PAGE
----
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The Portrait Of Patriotism Displayed In Mineola

Former county executive commissioned more accurate depiction of Washington crossing the Delaware River by local artist

The image of General George Washington crossing the Delaware River is an indelible moment etched into the psyche of American History. The regal, alluring 1851 Emmanuel Gottlieb Leutze painting has been showcased clear across the globe, marveled by art lovers and passersby.

As the hours ticked away on Christmas in 1776, the frigid night before the Battle of Trenton, Washington and his men inched towards New Jersey, surprising Hessian forces with an American attack. The story would go on to immortalize the first president of the United States.

Although the 161-year-old piece that now hangs in the Metropolitan Museum of Art amazes anyone who gets to see it, there’s just one thing…it’s a bit off, according to a certain Long Island painter.

Former Nassau County Executive Thomas Suozzi commissioned Cove Neck artist Mort Küntsler to correct the known errors of Leutze’s work, most notably the American flag, the size of the boat and the light source in the painting. The work was recently on display at Chaminade High School’s Athletic Center in Mineola where the two gave a talk to students, highlighting the path from the painting’s inception to its unveiling in December 2011.

The idea of Küntsler, a respected Civil War painter, to take on this daunting task originated during a trip to the Nassau County Museum of Art in Roslyn Harbor. His reaction to Suozzi was a stern ‘no’ initially.

“This is an iconic image that everyone in the world knows,” Küntsler said of his first response. “How am I going to do anything with it? I didn’t know much about the situation at the time.”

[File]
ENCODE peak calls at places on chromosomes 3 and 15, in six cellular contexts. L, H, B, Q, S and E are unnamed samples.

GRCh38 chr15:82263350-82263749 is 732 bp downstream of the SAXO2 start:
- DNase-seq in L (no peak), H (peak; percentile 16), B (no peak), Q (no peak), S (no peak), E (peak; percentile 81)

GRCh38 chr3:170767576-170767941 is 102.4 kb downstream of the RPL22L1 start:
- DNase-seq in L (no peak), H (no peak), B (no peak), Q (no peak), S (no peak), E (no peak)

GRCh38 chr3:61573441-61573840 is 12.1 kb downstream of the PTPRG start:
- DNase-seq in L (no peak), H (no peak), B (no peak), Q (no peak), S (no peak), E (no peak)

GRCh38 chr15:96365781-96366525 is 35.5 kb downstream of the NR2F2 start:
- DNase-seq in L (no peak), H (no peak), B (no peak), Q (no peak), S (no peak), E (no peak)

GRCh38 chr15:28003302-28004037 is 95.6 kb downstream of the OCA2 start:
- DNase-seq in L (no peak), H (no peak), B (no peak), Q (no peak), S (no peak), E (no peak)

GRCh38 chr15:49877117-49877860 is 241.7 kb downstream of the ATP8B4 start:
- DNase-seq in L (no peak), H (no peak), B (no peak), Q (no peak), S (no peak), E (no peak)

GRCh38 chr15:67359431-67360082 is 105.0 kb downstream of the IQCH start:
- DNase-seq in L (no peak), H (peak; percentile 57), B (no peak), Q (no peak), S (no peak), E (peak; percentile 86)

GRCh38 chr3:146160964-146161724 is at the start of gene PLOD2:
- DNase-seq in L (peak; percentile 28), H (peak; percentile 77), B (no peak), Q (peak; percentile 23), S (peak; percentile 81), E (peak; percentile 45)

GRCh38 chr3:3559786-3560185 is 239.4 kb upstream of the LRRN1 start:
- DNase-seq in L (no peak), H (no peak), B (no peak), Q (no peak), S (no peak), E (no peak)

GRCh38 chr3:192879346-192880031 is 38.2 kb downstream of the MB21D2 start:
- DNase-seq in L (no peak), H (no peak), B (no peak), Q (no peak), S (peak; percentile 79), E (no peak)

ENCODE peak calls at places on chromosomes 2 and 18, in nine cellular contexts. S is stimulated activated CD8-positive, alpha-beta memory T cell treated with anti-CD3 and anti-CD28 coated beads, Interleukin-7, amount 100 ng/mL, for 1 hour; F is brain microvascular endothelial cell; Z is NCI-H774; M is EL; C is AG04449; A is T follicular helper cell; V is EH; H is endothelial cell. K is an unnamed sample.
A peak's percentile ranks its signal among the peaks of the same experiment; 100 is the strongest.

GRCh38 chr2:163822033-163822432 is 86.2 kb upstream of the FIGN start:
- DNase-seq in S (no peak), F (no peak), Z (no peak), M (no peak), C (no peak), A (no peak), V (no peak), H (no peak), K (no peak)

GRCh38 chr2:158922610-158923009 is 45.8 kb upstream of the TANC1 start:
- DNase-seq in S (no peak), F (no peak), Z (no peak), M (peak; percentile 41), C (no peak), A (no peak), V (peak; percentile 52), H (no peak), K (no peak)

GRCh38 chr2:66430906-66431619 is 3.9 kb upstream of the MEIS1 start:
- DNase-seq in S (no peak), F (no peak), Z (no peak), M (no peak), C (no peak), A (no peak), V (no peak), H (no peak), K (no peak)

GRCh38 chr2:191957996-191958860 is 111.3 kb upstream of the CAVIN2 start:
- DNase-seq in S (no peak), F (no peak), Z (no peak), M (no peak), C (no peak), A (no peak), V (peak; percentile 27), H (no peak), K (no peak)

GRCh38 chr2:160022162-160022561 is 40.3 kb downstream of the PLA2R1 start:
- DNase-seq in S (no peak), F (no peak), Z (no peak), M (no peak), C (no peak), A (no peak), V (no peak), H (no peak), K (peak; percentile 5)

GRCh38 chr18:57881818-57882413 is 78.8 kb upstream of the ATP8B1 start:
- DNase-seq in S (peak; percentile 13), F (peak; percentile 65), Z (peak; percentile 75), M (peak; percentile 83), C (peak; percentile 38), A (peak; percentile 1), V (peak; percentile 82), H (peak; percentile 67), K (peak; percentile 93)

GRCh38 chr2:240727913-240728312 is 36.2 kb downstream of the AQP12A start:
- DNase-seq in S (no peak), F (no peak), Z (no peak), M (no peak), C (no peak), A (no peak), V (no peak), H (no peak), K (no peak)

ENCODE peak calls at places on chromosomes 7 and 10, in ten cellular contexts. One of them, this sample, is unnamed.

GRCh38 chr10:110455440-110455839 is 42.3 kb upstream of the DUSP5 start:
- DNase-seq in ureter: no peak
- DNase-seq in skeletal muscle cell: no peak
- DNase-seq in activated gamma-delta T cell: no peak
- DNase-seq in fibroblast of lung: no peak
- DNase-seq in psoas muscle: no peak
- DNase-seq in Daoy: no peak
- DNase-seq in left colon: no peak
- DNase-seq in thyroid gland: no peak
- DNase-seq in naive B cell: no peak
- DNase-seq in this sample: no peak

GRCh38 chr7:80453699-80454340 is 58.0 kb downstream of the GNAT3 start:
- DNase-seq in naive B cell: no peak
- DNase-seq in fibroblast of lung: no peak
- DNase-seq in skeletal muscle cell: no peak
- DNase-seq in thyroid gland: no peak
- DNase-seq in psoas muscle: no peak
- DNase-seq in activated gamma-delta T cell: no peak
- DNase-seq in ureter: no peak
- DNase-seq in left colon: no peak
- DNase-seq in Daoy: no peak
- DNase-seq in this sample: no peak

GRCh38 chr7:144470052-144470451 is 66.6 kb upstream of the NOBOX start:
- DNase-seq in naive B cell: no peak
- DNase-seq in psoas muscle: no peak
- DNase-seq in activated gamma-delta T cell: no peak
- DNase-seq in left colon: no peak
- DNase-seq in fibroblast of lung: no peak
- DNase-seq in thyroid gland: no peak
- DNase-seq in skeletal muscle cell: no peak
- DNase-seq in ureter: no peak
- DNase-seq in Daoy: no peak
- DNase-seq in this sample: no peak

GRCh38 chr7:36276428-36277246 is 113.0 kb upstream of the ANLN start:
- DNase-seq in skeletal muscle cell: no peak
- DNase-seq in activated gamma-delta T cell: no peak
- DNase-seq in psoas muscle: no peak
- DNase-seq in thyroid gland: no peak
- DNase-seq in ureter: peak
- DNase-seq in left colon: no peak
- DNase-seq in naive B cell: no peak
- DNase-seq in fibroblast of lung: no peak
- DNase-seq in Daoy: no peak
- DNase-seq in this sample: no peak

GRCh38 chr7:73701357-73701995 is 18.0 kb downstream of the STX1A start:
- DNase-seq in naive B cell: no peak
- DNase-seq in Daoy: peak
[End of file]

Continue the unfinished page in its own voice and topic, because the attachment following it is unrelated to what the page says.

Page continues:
With his work spanning about two months, Küntsler painted a dark sky, with snow falling as the ferry, not a rowboat, reached Trenton. While Leutze’s version depicts chunks of ice piercing the surface of the water, Küntsler’s features flat sheets of frozen areas of the Delaware River intruding on Washington’s mission, which according to Küntsler is how the river usually solidifies.

Küntsler called his painting, dubbed “Washington’s Crossing at McKonkey’s Ferry,” the most important painting he has completed in his life. In both paintings, the then-future president is standing at the front of the ferry, but in Küntsler’s piece, Washington is clinging to a canon.

Why? Because the flag he’s holding in Leutze’s version was not in use until 1777.

“Mr. Suozzi was so enthusiastic about it that he drove me down to McKonkey’s Ferry,” Kuntsler said. “Washington’s Crossing is the name of the town now. To get a large number of troops, horses and covered wagons across during that time, they had ferryboats.

“[Washington] ran a cable down stream and they used poles, not oars and at the same time, the [rip] current is taking them down stream and the boat has to be down stream of the cable, otherwise it’s going to get fouled up.”

Suozzi, a history buff, said it was a no-brainer to commission Küntsler to create the painting.